Thursday, December 22, 2016

Appointee Who Opposed City Foundry Tax Break Booted From TIF Commission

Posted By on Thu, Dec 22, 2016 at 11:24 AM

click to enlarge A group of developers want to turn the Federal Mogul site in Midtown, above, into a $134 million project called City Foundry. - PHOTO COURTESY OF FLICKR/PAUL SABLEMAN
  • Photo courtesy of Flickr/Paul Sableman
  • A group of developers want to turn the Federal Mogul site in Midtown, above, into a $134 million project called City Foundry.
The former school board member who represented the St. Louis public schools on the city's Tax Increment Financing Commission — and who recently opposed a high-profile tax incentive package for the developer of Midtown's City Foundry — has been removed from the commission.

David L. Jackson Jr. says he was informed yesterday that the special administrative board of the school district had voted unanimously on Tuesday not to reappoint him.

Jackson says that Rick Sullivan, president of the special administrative board, told him that "the decision was made to change all members of the City Boards." But, he says, that decision made no sense: The other school board seat on the TIF Commission has been vacant for more than a year.

Jackson suggests instead that his opposition to the City Foundry tax deal was the catalyst for his dismissal. He believes that his advocacy against the developer's sizable request — which, counting federal, state and city incentives, totaled more than 50 percent of the project's cost — "did not sit well with the St. Louis Development Corporation or the Mayor's Office."

In fact, after the November meeting where he raised his concerns, he says he heard directly from Otis Williams, the executive director of the St. Louis Development Corporation. "He was somewhat upset," Jackson says. "I explained my point of view, and he extended an opportunity to continue the opportunity at a later date. That's what I was hoping to do."

Instead, he got a call from Sullivan yesterday saying the school board was not reappointing him. When he pressed Sullivan, he says, Sullivan stated again and again, "We need our people on there" and "we need people we can control."

Jackson says he also called board member Rick Gaines, whom he considers a friend, and that Gaines used the same language — that the board needed a person they "could control."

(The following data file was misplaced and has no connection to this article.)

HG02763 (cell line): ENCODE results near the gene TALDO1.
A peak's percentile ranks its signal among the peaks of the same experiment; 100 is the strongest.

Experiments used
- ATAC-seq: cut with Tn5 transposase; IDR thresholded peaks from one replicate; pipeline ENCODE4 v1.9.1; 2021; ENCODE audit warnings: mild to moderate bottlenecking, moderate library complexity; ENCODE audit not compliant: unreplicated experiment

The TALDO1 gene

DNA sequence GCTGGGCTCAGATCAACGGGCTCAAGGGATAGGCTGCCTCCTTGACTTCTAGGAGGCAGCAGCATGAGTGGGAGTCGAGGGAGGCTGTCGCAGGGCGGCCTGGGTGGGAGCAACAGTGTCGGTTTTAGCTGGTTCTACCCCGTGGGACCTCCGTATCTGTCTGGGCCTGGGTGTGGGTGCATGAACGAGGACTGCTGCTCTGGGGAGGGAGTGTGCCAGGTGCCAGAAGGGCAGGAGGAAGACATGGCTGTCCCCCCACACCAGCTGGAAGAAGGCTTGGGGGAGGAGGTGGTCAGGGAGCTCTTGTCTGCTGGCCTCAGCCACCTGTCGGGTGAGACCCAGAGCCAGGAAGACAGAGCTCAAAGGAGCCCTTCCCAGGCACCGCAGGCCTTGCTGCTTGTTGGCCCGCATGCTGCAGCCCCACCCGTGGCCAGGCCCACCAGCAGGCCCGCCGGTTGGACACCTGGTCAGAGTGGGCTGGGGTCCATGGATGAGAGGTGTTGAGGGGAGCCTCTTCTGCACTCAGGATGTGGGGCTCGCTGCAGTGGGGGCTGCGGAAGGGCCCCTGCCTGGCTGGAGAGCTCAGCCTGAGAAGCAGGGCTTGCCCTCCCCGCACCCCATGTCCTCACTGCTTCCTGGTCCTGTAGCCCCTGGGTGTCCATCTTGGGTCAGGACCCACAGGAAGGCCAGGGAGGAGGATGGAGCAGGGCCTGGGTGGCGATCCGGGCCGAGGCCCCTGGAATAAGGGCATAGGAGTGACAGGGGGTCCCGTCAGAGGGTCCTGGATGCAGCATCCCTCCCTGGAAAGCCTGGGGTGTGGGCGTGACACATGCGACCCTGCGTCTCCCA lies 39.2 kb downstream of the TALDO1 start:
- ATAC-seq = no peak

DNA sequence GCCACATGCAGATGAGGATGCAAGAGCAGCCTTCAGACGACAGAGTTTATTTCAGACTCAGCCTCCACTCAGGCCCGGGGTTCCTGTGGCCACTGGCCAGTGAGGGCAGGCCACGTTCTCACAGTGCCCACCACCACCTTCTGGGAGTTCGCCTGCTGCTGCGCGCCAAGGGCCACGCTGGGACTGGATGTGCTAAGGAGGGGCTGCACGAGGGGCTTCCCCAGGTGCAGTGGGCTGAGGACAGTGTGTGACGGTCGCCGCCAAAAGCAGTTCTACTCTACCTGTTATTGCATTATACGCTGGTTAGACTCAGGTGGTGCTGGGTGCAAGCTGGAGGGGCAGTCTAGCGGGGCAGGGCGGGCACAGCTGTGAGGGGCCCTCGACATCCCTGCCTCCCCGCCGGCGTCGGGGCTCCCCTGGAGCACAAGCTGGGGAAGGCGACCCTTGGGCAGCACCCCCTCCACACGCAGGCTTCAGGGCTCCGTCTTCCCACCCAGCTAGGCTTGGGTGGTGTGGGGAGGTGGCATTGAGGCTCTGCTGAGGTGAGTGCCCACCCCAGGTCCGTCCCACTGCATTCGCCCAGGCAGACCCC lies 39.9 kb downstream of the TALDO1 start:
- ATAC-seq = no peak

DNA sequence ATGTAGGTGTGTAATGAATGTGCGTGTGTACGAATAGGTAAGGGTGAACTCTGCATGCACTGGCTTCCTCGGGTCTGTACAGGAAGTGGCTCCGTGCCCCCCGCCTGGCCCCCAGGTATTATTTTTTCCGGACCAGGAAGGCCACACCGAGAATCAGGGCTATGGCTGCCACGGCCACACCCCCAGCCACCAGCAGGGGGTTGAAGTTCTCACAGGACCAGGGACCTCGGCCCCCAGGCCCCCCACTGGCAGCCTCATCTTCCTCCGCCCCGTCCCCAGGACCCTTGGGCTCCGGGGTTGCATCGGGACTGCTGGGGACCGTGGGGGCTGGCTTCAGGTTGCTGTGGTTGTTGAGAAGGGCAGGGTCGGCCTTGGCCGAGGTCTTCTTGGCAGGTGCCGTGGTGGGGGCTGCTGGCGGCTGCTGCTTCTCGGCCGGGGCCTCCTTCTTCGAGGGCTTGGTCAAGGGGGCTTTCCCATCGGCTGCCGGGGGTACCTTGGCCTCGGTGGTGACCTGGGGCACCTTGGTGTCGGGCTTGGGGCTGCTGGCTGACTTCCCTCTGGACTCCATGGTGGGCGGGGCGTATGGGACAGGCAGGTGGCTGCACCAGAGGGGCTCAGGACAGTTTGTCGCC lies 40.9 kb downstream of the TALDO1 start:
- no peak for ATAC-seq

Says Jackson, "It just doesn't make any sense to get penalized from the same people you're trying to help." After all, tax breaks take money away from the schools — one reason he's fought to limit their use. "They should have been ecstatic!" he says.

Sullivan, who is also the CEO of the transitional school district, did not respond to a message seeking comment this morning. No one answered the phone number for the special administrative board, and there was no way to leave a message for its other two members.

Maggie Crane, a spokeswoman for Mayor Francis Slay, said Slay's office had no role in the decision: "The Mayor's Office has nothing to do with his removal. Any allegation to the contrary is just false."

The TIF commission weighs tax incentive financing requests, which are in essence tax breaks given to large development projects. Its recommendation then goes to the Board of Aldermen. Jackson is one of nine members when all seats are filled.

He served on the commission from 2007 to 2009 before losing his appointment around the time of Paul McKee's request for tax breaks for his Northside project. In 2010 he was reappointed, and has served ever since.

All along, he says, he's been concerned by the way tax breaks for big developments mean less money for the city's public schools — a concern that led to his actions in November. At the TIF commission meeting, Jackson spoke up against the giant tax deal sought by the Lawrence Group, which hopes to develop Midtown's Federal Mogul site into a project called City Foundry.

And while the TIF commission approved the Lawrence Group's request for $19.4 million in tax increment financing, Jackson had led the way with a resolution opposing an additional tax abatement sought by the developers. The motion passed 3-2, according to the St. Louis Post-Dispatch.

The resolution was strictly advisory, since the abatement was not under the commission's purview, but it led to the developer scaling back its tax abatement request from 25 to 15 years.

Even with that reduction, the size of the drew some concerns from the Board of Aldermen last Friday. “Voting for this bill is a vote to actively hurt other parts of the city,” said Alderman Scott Ogilvie, according to the Post-Dispatch. However, the deal appears poised for passage.

A group of progressives has recently begun to publicly challenge such large incentive deals. Its new web presentation, launched earlier this week, delves into the St. Louis Development Corporation — and notes certain business relationships between its members and the City Foundry developer.

Jackson says he understand the need for tax incentives, but the one requested for the City Foundry project seemed outsized.

"You don't have to give them the whole pie," he says. "You can just give them a slice of it."

See also: New Team TIF Effort Takes on the St. Louis Development Corporation

We welcome tips and feedback. Email the author at sarah.fenske@riverfronttimes.com


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